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UAS Integration in the NAS Flight Test 6: Full Mission Results  (2021)
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Recent standards development efforts for the integration of Unmanned Aircraft Systems (UAS) into the National Airspace System (NAS), such as those in RTCA Inc. Special Committee 228 (SC-228), have focused on relatively large UAS transitioning to and from Class A airspace. To expand the range of vehicle classes that can access the NAS, the NASA UAS Integration in the NAS project has investigated Low Size, Weight, and Power (Low SWaP) technologies that would allow smaller UAS to detect-and-avoid (DAA) traffic. Through batch and human in the loop (HITL) simulation studies, the UAS Integration in the NAS DAA subproject has identified candidate performance standards that would contribute to enabling extended Low SWaP, UAS operations under 10,000 feet. These candidate performance standards include minimum field of regard (FOR) values for Low SWaP air surveillance sensors as well as a DAA well-clear (DWC) definition which can be applied to non-cooperative traffic to reduce the required maneuver initiation range.

To test the assumptions of the project’s simulation studies and validate the candidate performance standards, a live flight research event was executed at NASA Armstrong Flight Research Center. The UAS Integration in the NAS Project Flight Test 6 Full Mission sought to characterize UAS pilot responses to traffic conflicts using a representative Low SWAP DAA system in an operational NAS environment. To achieve this live, virtual and constructive distributed environment (LVC-DE), elements were combined to simulate a sector of Oakland center airspace and induce encounters with a live, manned aircraft A NAVMAR Applied Sciences Tigershark XP was used as the UAS ownship and was integrated into the test architecture to enable it to be controlled from a Vigilant Spirit Control Station (VSCS) research ground control station. Qualified UAS pilots were recruited to act as subject pilots under test (SPUT) to control the Tigershark XP in a simulated mission while coordinating with a participating air traffic controller in simulated airspace. The intruder speed, intruder equipage and encounter geometry were varied between six scripted encounters per SPUT. Various metrics were collected including pilot reaction time from the onset of DAA alert, ATC coordination rate, probability and severity of losses of DAA well clear, and subjective ratings of system acceptability.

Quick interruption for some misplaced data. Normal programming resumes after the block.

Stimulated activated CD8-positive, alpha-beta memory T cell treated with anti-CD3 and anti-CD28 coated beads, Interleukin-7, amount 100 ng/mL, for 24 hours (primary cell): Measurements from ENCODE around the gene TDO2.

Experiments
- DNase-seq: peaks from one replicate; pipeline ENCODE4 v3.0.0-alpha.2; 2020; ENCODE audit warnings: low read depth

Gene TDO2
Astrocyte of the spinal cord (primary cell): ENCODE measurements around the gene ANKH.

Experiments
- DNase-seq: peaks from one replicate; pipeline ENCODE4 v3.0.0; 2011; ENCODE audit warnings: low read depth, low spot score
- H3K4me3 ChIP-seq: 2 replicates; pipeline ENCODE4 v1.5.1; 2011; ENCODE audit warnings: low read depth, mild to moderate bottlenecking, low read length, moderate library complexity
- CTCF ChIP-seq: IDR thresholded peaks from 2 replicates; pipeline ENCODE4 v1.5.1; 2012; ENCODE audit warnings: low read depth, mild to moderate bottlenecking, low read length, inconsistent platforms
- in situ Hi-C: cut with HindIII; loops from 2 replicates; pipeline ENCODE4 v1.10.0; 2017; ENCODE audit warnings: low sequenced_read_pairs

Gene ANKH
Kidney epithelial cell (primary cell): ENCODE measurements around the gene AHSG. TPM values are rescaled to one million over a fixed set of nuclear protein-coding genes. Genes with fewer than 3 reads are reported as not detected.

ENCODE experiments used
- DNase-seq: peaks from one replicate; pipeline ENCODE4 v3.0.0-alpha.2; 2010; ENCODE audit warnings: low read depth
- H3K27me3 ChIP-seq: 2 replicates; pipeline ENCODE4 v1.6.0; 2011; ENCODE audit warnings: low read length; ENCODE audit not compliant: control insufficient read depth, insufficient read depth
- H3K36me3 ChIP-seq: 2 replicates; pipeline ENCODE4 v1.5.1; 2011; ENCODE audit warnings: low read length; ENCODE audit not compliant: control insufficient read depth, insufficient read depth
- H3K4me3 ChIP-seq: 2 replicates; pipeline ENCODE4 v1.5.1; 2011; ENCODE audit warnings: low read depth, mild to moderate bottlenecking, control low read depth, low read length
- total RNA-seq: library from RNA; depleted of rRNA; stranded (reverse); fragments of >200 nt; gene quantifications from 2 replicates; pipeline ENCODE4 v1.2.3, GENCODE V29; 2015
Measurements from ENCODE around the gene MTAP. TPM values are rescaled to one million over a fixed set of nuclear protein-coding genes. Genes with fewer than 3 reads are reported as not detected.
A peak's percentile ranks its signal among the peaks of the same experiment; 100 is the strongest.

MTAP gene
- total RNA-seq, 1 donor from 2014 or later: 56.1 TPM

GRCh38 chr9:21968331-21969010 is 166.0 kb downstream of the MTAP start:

Flight Test 6 Full Mission was successfully executed in October and November 2019. Results indicated that the subject pilots completed the simulated missions with zero losses of well-clear and generally low workload ratings, although avoidance maneuvers were larger and reaction times were longer than was found in HITL lab studies. In the post-flight subjective questionnaire, subject pilots indicated that the sensor FOR would not allow coordination with ATC and would have preferred a longer sensor range if flying in the NAS. The implications of these results on the development of standards for Low SWAP DAA systems will be discussed.
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Aircraft, Flight, Integration, NAS, Systems, Test 6, UAS, Unmanned
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NASA/TM - 20205009771
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Adobe PDF Icon  FT6_TM_Paper.pdf (Download Acrobat Reader Click to download Adobe Acrabat Reader)
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Curator: Phil So
NASA Official: Alonso Vera
Last Updated: August 15, 2019